By: Hannah Cochrane
Pace International Law Review, Junior Associate
On Tuesday, December 29, 2009, China executed a European citizen for the first time in over fifty years. Akmal Shaikh, a British national, was executed on charges of drug smuggling, despite appeals for clemency on the basis of mental illness from his family, human rights groups and British Prime Minister Gordon Brown.
Mr. Shaikh was convicted of smuggling 8.3 pounds of heroin into the western province of Xinjiang in September 2007. Under Chinese law, 1.76 ounces is sufficient to warrant the death penalty. China defended its actions in a statement by Jiang Yu, spokeswoman for China’s Ministry of Foreign Affairs. “Everyone knows that international drug smuggling is a grave crime,” Jiang said in the December 22nd statement; “This case has always been handled according to law.”
However, Mr. Shaikh’s supporters insist otherwise, claiming he was mentally ill. Both Chinese law and international law clearly dictate that a person suffering from significant mental illness who has committed a crime should not be eligible for the death penalty. However, there are conflicting reports on the presence of mental illness in Mr. Shaikh. China insists there is no clear evidence of a disease, stating that Mr. Shaikh declared that he was not mentally ill and there was no presence of mental illness in his family.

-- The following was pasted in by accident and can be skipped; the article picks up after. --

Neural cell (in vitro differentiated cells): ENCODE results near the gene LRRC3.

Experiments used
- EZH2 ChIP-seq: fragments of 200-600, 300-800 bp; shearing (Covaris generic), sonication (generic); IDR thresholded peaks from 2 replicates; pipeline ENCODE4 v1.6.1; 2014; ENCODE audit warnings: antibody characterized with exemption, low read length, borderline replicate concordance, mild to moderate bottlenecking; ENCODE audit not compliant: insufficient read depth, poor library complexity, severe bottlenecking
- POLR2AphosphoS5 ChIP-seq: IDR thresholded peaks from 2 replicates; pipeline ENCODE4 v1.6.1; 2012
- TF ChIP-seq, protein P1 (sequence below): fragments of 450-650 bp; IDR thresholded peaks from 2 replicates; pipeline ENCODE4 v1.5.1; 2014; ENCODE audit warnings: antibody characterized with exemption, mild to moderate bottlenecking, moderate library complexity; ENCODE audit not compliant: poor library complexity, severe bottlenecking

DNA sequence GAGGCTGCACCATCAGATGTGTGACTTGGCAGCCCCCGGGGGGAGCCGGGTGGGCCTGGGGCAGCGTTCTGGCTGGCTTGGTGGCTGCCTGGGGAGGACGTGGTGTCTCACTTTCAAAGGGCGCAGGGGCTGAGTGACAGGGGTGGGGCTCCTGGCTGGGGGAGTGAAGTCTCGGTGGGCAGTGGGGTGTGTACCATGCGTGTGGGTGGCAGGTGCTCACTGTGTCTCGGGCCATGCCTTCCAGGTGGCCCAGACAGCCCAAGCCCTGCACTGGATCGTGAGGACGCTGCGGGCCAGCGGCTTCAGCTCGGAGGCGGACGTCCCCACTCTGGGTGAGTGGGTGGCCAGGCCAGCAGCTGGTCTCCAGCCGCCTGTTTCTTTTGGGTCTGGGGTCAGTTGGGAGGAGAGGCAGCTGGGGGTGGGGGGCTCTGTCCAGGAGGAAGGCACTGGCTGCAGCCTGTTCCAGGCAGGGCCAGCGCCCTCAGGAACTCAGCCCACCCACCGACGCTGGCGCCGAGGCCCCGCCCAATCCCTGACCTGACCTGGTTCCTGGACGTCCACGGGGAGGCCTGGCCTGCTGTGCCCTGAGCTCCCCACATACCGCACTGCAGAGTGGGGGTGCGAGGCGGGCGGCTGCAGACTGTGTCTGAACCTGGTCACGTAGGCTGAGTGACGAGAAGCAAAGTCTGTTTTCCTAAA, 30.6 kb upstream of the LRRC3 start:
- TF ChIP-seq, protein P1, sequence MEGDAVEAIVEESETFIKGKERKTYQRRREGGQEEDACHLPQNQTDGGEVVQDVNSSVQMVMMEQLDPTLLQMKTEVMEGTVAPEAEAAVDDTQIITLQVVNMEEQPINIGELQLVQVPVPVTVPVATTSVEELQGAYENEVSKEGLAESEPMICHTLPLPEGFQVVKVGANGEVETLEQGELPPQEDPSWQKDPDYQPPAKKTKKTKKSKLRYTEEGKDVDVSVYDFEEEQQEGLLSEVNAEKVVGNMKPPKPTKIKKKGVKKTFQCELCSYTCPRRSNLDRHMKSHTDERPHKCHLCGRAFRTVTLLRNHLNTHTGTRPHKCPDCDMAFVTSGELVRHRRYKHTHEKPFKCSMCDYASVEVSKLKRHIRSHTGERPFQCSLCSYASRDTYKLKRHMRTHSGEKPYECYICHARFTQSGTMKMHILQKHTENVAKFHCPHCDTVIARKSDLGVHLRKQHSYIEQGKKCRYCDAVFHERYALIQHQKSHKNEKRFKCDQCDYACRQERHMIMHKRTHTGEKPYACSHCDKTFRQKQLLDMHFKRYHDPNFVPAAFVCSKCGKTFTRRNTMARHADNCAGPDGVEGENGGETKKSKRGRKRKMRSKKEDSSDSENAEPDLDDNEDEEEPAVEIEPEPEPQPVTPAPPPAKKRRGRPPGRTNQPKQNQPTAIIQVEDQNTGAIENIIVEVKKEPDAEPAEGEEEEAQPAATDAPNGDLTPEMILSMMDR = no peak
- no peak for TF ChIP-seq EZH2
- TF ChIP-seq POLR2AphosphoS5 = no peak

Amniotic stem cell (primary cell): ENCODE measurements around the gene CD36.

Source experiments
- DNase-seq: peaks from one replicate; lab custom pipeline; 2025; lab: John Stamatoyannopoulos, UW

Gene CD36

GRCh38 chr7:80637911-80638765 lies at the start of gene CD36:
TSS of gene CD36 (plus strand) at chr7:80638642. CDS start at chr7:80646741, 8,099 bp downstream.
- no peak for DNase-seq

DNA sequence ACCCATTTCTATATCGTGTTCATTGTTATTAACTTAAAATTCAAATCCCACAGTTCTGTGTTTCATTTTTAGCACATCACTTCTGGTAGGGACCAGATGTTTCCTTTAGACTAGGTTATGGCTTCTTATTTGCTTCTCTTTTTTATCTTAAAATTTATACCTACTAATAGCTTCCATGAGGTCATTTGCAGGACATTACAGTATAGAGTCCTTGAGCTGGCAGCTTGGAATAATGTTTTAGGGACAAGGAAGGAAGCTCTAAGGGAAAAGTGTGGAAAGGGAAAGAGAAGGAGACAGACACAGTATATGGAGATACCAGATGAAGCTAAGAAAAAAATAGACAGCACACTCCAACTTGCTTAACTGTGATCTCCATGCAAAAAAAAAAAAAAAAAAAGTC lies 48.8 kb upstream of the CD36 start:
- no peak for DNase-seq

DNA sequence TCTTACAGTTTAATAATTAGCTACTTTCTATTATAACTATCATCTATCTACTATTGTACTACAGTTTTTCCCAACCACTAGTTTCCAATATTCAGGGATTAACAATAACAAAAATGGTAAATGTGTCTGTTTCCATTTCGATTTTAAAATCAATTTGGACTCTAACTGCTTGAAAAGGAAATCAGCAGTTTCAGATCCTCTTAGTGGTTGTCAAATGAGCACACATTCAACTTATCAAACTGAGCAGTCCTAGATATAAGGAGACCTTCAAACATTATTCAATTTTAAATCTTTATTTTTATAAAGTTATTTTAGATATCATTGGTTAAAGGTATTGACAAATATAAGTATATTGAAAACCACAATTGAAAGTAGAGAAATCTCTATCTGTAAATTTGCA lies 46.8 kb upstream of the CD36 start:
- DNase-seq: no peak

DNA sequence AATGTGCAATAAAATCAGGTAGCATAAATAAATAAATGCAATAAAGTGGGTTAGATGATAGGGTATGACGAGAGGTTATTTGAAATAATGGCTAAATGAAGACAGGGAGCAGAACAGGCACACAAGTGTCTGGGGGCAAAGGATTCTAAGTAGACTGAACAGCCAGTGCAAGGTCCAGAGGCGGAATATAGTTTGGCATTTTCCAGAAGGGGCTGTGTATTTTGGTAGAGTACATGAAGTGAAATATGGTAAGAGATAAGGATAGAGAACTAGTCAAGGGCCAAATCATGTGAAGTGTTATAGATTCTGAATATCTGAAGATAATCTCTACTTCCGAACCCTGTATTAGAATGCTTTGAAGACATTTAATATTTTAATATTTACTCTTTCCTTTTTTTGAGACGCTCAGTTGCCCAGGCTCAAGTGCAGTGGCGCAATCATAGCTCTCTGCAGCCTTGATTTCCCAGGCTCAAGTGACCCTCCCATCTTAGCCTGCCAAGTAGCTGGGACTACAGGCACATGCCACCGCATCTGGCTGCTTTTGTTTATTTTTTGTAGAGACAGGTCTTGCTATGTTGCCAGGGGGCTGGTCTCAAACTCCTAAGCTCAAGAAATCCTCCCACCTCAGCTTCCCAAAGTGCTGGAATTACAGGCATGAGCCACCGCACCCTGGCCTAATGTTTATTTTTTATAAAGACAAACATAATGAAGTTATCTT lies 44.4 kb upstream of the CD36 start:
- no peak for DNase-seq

Mr. Shaikh’s eldest daughter accuses the Chinese of refusing to conduct a psychological assessment of her father. Philip Alston, the United Nations Special Rapporteur on Summary or Extrajudicial Executions, asked Chinese authorities to grant Mr. Shaikh clemency. In his issued statement, the reporter condemned the actions of the Chinese government stating that “[t]here are very strong indications that Mr. Shaikh suffer[ed] from mental illness and, on the information available, the Chinese courts failed to take this into account.”
Even Prime Minister Brown brought the issue before Chinese Premier Wen Jiabao during the Copenhagen climate change summit earlier last month. In a statement later issued by the Foreign Office, Prime Minister condemned the execution of Mr. Shaikh in the strongest terms. “I am appalled and disappointed that our persistent requests for clemency have not been granted. I am particularly concerned that no mental health assessment was undertaken.”
China still insists on no wrongdoing. “We hope that the British side can view this matter rationally, and not create new obstacles in bilateral relations,” Jiang said.